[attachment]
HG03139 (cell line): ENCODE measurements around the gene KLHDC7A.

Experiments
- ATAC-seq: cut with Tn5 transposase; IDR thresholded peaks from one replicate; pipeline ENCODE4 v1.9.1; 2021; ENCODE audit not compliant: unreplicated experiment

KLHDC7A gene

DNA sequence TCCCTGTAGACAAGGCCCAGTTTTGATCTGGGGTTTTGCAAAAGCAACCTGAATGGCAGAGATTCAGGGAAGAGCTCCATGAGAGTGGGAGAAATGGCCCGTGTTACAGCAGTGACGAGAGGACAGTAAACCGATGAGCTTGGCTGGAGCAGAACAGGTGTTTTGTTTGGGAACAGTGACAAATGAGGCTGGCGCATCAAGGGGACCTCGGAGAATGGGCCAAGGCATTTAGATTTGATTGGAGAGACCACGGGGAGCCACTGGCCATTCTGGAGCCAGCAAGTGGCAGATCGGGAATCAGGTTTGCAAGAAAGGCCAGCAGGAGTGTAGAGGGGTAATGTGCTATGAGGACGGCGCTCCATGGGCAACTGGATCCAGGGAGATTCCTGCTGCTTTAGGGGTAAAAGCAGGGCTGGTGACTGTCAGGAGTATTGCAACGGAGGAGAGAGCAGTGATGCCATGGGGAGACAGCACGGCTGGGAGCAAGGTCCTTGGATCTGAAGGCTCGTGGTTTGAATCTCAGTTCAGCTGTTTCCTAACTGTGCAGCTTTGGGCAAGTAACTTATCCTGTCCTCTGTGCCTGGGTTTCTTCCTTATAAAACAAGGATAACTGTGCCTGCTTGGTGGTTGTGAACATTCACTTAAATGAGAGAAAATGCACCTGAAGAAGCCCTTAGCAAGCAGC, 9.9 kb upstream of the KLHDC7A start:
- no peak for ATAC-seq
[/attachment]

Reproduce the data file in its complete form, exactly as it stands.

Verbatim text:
HG03139 (cell line): ENCODE measurements around the gene KLHDC7A.

Experiments
- ATAC-seq: cut with Tn5 transposase; IDR thresholded peaks from one replicate; pipeline ENCODE4 v1.9.1; 2021; ENCODE audit not compliant: unreplicated experiment

KLHDC7A gene

DNA sequence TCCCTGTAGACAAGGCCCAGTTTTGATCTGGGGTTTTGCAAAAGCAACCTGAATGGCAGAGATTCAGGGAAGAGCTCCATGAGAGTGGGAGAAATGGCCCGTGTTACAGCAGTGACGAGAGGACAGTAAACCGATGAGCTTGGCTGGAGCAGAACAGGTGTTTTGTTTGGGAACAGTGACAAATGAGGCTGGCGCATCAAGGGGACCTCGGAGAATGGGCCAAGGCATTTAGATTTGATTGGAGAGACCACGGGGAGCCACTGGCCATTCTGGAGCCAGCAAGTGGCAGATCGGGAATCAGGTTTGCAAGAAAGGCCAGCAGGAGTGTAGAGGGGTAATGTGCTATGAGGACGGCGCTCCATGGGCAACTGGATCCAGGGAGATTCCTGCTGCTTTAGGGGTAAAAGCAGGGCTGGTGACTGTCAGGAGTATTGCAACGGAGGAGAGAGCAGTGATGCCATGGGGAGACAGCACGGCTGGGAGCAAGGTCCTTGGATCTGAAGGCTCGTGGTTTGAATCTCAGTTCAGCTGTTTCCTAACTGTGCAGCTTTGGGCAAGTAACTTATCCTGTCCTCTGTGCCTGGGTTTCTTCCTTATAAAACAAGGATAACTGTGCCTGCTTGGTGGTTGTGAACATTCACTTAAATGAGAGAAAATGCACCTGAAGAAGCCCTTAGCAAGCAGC, 9.9 kb upstream of the KLHDC7A start:
- no peak for ATAC-seq